A New Year For Your Old Characters – Part 2

February 2, 2017

 

Remember…

 

Remember them?  That page or two (or ten!) that you started yesterday, or last month, or twelve years ago that was so good…that you got stuck on?  Remember the frustration and self-loathing you went through as the words stopped coming?  Remember shoving this in the back of the filing cabinet out of disgust that you, a writer, couldn’t finish writing it?

 

OK, Take A Deep Breath

 

So, let’s take a moment to pull out that old gem and dust it off.  We’re not going to dwell on why we stopped.  You might have had a very valid reason: an illness, holiday parties, summer vacation, constant school homework projects, etc.  Life happens.  It’s ok!  You are STILL a writer and it’s going to work out, I promise.  Even if this takes you the rest of the year at 30 minutes a week, you’re going to get through it and finish somehow.  It’s not about our pace, but our product. *wink*

 

But Now It’s Outdated

 

So, reading this over, can you see your progress?  Does the technology mentioned in the story now feel dated?  Depending on your setting, it might do your characters justice to jump the clock forward and bring them into the present day a bit.  It will be easier for you to keep the story congruent that way. 

 

And if the issue is that your writing is now ten times better than that, well, so much the better!  Let’s celebrate the fact that you’re a better writer now and can polish this baby so it will really shine this time around.  Don’t beat yourself up.  You put it away back then as a gift to yourself today.  Now you see that progress has been made because you’re evolving as a writer.

 

But I’m Still Stuck

 

OK, so the technology and tone is fine, and your confident that things are polished…but you’re still stuck on where to take the story next.  It happens.  Think about a map to lay out in front of you.  No, I’m not thinking road trip (haha) I’m thinking of giving yourself a visual of where your character starts and where you want them to end up.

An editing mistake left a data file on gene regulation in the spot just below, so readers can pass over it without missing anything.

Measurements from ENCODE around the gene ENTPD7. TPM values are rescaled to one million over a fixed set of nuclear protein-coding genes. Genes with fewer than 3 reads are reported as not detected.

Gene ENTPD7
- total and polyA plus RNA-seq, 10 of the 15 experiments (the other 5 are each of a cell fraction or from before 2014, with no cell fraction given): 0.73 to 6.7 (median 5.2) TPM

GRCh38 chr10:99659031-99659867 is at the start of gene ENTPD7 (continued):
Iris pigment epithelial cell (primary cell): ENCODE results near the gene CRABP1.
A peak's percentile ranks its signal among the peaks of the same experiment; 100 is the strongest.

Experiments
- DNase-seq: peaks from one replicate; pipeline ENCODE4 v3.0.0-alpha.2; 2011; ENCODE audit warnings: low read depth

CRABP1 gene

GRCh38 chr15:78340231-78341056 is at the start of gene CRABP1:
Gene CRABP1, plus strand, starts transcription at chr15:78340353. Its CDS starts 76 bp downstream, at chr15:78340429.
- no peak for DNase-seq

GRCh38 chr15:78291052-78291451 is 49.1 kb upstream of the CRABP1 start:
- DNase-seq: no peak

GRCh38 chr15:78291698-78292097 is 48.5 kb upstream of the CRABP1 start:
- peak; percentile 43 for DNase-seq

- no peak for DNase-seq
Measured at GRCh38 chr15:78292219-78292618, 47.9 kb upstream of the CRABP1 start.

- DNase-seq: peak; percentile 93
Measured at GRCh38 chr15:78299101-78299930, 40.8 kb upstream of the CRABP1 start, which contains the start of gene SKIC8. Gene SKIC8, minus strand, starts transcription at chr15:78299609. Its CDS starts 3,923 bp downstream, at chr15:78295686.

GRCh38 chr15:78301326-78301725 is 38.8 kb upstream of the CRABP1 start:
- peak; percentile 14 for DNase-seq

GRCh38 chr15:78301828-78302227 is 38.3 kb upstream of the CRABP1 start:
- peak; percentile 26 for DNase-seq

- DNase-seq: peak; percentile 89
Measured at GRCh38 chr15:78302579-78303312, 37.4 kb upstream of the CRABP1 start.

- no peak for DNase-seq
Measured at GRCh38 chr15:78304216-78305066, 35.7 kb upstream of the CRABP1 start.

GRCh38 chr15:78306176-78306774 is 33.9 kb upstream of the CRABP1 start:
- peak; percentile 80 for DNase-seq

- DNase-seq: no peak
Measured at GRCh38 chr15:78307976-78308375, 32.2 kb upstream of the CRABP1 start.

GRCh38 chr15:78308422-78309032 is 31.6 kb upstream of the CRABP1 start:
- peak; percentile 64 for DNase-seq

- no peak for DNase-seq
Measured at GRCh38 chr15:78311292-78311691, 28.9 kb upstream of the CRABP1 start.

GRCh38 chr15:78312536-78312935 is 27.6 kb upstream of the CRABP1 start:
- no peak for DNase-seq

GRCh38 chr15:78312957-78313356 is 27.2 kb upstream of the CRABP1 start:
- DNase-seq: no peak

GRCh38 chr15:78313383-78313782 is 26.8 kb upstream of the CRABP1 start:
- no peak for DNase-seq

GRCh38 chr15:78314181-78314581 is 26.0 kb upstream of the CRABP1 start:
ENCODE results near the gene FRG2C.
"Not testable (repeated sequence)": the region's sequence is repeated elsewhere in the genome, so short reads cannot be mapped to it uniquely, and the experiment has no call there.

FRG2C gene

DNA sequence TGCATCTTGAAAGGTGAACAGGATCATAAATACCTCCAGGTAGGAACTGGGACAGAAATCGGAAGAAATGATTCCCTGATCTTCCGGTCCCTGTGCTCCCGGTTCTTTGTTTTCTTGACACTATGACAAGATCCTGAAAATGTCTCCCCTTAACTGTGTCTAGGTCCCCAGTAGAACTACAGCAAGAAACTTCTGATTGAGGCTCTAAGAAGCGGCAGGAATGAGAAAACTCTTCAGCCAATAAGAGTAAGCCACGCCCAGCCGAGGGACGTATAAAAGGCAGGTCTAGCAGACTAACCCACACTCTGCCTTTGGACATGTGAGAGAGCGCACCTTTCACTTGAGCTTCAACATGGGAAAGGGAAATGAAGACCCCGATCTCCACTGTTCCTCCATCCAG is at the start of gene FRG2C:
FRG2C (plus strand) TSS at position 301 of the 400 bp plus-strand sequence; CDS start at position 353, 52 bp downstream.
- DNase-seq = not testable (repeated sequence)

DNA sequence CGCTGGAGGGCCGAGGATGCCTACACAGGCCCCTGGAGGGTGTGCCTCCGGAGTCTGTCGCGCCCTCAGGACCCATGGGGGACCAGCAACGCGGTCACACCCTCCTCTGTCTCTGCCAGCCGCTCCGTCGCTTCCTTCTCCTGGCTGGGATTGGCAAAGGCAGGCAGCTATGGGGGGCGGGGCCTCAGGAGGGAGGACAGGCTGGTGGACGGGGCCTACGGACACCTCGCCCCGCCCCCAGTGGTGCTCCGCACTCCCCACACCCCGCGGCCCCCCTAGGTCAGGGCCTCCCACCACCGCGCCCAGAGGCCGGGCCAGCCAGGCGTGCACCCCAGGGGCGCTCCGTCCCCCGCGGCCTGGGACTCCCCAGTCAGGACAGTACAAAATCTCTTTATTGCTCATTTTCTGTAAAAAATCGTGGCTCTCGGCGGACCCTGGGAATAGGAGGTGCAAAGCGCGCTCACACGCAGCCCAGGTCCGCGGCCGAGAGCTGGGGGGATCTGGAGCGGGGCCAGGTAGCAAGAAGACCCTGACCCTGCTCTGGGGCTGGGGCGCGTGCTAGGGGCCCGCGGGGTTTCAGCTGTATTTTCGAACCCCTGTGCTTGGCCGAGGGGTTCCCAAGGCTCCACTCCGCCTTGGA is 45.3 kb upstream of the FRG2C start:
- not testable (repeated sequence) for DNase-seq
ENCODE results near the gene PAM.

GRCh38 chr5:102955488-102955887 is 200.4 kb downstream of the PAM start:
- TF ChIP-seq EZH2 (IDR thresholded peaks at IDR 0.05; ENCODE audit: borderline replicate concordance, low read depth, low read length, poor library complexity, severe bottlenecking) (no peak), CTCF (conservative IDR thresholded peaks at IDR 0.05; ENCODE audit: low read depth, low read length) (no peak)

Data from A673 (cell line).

Is this story one of personal transformation?  Will they be maturing into a better person by the climax?  Are they overcoming a societal issue?  Think about what will be most interesting for YOU to write and then map out the ending so you can consider different ways for your character to get to the ending you want.

 

Character Against Character

 

If you’re writing a classic conflict, good guy and bad guy, for example, then write out who you want to ‘win’ in the end.  If the good guy is going to win in the end, you’ll need him to struggle throughout the plot to finally get over the bad guy at the climax.  Think of your favorite stories where the cowboy with the white hat wins in the end.  You loved seeing the conflict he overcame, didn’t you?  Give your character conflict he’s really got to struggle with in order to come out on top by the last page.

 

Character Against Nature

 

If you’re pitting your favorite character against a giant earthquake or meteor, you might be in this category.  Forces of nature, natural disasters and even animals can be a great way to provide conflict that your character has to endure or overcome.  Are they the last person on Earth?  Do they have to survive a plane crash in the Peruvian jungle?  Are they fighting off wild cats up in the mountains or caught in the destructive forces of an avalanche?  Research the situation so you use the correct types of animals and correct geological terms for your reader.

 

Character Against Society

 

Especially these days, there are many strong societal changes that could spark an amazing story.  If your character feels strongly about a global cause or a national issue, they might fall into this situation.  You could have them work to find like-minded individuals to help them realize their goal.  Their goal might be to pass a law to prevent the issue from hurting others, or to help alleviate the global cause, such as hunger or sexual abuse.